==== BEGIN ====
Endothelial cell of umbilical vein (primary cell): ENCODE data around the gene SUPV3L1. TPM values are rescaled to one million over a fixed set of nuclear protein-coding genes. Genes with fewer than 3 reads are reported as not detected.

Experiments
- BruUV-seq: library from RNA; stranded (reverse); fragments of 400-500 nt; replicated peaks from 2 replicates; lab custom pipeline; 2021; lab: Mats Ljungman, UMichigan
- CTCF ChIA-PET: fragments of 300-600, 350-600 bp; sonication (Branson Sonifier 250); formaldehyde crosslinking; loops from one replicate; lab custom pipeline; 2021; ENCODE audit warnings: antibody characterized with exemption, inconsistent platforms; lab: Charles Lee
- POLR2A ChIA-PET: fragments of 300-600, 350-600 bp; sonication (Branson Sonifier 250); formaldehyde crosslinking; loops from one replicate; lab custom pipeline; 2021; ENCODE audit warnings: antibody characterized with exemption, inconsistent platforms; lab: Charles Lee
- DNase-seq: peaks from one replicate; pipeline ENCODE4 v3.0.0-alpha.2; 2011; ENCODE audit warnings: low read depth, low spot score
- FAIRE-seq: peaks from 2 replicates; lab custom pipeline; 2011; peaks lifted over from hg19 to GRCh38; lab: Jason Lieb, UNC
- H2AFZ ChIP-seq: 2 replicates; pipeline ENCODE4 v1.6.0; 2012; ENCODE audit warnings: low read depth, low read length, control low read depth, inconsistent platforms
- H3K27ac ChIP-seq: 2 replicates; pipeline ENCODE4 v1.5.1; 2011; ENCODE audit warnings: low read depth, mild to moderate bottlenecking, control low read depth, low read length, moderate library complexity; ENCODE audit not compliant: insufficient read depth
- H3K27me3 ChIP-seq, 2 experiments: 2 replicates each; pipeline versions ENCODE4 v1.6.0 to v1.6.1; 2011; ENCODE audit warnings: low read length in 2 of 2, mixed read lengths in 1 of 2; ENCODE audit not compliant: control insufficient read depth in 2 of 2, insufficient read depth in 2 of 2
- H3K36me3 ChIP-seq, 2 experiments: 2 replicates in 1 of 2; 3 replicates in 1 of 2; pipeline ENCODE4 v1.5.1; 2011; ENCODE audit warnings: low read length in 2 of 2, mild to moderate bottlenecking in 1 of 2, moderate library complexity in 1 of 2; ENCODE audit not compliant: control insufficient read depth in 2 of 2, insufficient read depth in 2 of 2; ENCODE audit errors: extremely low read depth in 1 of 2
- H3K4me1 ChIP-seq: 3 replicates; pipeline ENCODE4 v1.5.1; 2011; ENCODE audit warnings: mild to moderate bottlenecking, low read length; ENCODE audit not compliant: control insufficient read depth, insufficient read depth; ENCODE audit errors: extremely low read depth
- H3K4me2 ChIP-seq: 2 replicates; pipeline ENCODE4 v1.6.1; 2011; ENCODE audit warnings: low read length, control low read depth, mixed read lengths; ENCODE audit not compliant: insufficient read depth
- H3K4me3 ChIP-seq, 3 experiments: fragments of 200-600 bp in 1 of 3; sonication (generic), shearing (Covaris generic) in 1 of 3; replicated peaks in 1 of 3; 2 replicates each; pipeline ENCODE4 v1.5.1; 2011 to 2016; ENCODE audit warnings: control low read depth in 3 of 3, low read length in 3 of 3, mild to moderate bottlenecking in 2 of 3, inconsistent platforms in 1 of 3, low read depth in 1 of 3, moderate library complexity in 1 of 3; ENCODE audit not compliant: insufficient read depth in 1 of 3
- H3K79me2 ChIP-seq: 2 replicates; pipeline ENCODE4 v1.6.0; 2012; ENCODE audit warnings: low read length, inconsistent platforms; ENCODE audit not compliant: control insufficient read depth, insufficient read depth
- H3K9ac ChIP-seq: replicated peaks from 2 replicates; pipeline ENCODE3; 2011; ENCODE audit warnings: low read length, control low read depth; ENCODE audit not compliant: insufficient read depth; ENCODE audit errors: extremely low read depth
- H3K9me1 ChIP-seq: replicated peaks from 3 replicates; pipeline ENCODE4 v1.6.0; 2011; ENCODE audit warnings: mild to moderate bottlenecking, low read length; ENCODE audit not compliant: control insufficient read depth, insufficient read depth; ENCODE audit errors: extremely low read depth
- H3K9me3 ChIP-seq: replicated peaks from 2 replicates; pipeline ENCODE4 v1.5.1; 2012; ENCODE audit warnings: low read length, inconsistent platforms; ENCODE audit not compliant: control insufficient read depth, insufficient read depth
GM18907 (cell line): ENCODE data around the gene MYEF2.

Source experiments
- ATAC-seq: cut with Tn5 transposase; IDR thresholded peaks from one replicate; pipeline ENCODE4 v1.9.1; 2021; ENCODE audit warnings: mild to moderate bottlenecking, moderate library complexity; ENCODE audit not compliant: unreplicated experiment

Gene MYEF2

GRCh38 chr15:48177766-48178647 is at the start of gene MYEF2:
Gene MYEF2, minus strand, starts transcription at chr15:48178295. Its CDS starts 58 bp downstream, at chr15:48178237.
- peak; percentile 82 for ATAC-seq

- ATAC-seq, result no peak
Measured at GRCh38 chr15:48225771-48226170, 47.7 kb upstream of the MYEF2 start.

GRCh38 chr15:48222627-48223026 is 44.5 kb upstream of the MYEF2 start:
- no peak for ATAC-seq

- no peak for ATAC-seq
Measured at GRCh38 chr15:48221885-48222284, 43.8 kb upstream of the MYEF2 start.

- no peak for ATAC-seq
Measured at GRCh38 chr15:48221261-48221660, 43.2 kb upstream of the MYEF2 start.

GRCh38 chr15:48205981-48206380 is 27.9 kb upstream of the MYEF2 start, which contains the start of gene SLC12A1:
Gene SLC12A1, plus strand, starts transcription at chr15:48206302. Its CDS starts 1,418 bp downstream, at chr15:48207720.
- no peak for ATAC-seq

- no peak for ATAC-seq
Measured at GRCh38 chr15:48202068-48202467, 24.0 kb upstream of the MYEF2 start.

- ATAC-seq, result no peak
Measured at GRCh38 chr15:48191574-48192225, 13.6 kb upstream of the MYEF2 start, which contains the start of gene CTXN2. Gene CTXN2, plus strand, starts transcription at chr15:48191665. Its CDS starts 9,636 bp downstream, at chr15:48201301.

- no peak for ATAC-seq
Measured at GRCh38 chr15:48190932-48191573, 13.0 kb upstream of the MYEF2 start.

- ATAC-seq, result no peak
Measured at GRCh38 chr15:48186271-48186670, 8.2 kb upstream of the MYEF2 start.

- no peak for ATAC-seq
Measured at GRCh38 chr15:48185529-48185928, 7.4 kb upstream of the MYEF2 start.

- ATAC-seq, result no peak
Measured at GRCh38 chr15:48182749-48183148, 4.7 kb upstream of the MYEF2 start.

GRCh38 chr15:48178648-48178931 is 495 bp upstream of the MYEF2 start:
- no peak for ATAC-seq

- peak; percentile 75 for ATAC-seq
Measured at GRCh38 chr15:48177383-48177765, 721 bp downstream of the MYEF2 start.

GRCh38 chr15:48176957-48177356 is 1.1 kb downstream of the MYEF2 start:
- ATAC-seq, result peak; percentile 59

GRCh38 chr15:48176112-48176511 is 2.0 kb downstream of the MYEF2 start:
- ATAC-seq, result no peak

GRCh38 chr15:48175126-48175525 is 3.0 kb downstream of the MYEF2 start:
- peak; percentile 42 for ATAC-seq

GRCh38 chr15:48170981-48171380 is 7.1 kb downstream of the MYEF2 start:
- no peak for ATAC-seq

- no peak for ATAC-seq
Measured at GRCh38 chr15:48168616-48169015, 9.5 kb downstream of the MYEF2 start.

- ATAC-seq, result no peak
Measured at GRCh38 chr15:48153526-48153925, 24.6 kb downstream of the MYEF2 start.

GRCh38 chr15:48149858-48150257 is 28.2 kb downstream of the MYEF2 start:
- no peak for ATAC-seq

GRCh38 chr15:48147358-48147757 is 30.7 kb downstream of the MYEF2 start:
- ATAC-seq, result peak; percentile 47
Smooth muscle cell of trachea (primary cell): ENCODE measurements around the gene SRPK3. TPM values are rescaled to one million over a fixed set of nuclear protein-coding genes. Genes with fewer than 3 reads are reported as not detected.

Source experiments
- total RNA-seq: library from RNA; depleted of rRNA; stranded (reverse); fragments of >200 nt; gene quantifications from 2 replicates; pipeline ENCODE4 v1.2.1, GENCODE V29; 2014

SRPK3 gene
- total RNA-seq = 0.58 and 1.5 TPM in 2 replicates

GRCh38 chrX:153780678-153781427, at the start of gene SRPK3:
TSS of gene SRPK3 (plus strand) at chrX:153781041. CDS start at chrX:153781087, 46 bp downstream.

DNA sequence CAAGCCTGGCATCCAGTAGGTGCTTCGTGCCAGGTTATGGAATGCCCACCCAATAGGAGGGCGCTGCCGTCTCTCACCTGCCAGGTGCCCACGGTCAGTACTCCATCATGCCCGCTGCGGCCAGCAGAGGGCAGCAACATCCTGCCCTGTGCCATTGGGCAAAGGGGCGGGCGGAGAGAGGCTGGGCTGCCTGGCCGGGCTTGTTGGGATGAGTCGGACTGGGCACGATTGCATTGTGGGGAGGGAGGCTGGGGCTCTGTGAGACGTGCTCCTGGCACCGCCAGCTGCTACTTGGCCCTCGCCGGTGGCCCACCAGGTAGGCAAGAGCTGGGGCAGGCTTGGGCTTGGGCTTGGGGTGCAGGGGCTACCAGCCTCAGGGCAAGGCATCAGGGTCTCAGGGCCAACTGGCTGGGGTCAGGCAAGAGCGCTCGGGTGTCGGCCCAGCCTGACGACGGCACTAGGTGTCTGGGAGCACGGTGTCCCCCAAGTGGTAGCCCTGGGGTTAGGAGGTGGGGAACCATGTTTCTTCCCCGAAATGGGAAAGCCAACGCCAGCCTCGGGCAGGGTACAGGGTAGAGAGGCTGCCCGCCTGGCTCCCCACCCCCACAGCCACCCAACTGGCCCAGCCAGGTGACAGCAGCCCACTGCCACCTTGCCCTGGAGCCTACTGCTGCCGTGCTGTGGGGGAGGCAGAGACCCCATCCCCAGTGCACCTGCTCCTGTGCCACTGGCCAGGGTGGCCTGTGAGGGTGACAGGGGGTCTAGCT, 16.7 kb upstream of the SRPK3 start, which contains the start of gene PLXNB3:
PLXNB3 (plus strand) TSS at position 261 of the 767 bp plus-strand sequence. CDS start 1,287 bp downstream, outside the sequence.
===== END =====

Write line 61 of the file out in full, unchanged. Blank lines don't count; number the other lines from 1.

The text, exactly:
- no peak for ATAC-seq